7 Questions To Ask When Boarding A Dog
You’re leaving town for a couple of days and can’t bring your dog along for the trip. If you don’t have trusted friends or family to leave her with, you’re best choice may be to leave put your pup in boarding. This can be a stressful situation for both you and your dog. That’s why we’ve prepared a list of questions to ask yourself and the facility before boarding a dog.
- Have you taken a tour of the facilities? Before boarding a dog anywhere, you must tour the facilities. If they won’t let you, take that as a sign that you should get out of there as soon as you can! Make sure that the kennels are clean and spacious. You wouldn’t want your dog left in a cramped space. Always go with your gut – if you get a bad feeling about a dog boarder, don’t leave your dog there.
- How many dogs are boarded there at one time? The dog kennel should have a limit on the number of canines it can house. Does each dog have its own unit or will it there be two or more dogs in a kennel? If so, ask why – sometimes multi-dog families are kept together, but that should only account for a handful of the accommodations.
- Is there a play area? And don’t just ask this question – make sure you get to see it and that dogs are actually using this area to play. Some kennels charge extra to let your dog out to play or have time-restricted sessions. Insist that when boarding a dog, your pup gets enough time to burn off excess energy, do its business and socialize with other dogs.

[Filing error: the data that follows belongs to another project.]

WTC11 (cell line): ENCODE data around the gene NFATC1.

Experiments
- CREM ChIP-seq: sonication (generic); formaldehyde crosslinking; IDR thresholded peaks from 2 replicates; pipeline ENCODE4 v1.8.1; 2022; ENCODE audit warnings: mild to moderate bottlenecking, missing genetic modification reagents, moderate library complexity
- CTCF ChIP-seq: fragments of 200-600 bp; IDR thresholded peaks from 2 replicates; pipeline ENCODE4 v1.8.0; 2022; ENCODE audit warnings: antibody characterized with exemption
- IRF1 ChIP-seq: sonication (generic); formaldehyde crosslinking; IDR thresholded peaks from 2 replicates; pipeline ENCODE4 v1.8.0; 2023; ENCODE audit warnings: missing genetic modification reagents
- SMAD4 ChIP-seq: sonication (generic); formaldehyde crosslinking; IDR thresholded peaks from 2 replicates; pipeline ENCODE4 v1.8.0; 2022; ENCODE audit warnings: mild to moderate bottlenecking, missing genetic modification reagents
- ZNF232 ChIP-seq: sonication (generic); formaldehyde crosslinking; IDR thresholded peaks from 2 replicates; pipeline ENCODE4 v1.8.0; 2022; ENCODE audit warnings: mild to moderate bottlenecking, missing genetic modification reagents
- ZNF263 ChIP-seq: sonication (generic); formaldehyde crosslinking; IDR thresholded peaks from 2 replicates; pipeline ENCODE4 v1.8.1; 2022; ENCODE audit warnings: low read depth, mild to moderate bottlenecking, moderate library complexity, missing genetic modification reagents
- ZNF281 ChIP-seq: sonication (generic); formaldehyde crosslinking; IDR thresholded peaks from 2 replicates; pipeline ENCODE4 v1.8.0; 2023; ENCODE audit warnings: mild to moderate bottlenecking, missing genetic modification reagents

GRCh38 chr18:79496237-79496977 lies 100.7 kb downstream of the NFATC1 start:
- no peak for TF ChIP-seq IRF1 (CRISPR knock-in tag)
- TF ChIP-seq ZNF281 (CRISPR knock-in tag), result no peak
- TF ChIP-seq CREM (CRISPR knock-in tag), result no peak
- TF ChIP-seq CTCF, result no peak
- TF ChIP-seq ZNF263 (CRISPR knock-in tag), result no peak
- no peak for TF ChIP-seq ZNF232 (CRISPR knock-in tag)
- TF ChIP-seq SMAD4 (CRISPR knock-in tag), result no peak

- How many staff members are on duty? A good rule of paw is that the dog boarding facilities should have one staff member for every 10 dogs. That way, your dog gets the attention it needs, especially if there is a problem or emergency.
- What happens if there is an emergency? Knock on wood that it doesn’t happen, but your dog could get sick while you’re away. Ask is there is a vet on staff or on call. Make sure they will contact you before taking any drastic measures or making any serious decisions. If possible, see if your dog can be transported to her own vet if she becomes sick.
- What are the costs for everything involved? If you’re boarding a dog, you need to have all the costs involved broken down. There may be a flat fee or charges added for special services. You don’t want any hidden charges added to your bill when you come back to collect you pooch.
- What will my dog eat? Since boarding a dog can be a stressful situation, you want to stick to an established routine as closely as possible. And providing your dog’s preferred food and treats is a good way to limit the stress on her body. Leave instructions as to what your dog can and can’t eat, as well as a feeding schedule.
Do you have to board your dog? Do you have any tips to share with the community? Please share them in the comments section below.
Amy Tokic, Editor of PetGuide.com, is a passionate animal lover and proud pet parent of Oscar, a Shih Tzu/Chihuahua cross, and Zed, a Japanese Chin. Her love of animals began in kindergarten, when she brought her stuffed dog Snoopy into class with her every day. Now, she writes about her adventures in pet ownership and tirelessly researches products, news and health related issues she can share with other animal enthusiasts. In her free time, Amy loves perusing used book and record stores, obsessing over the latest pet products available and chasing squirrels with wild abandon (a habit attributed to spending too much time with her pooches).
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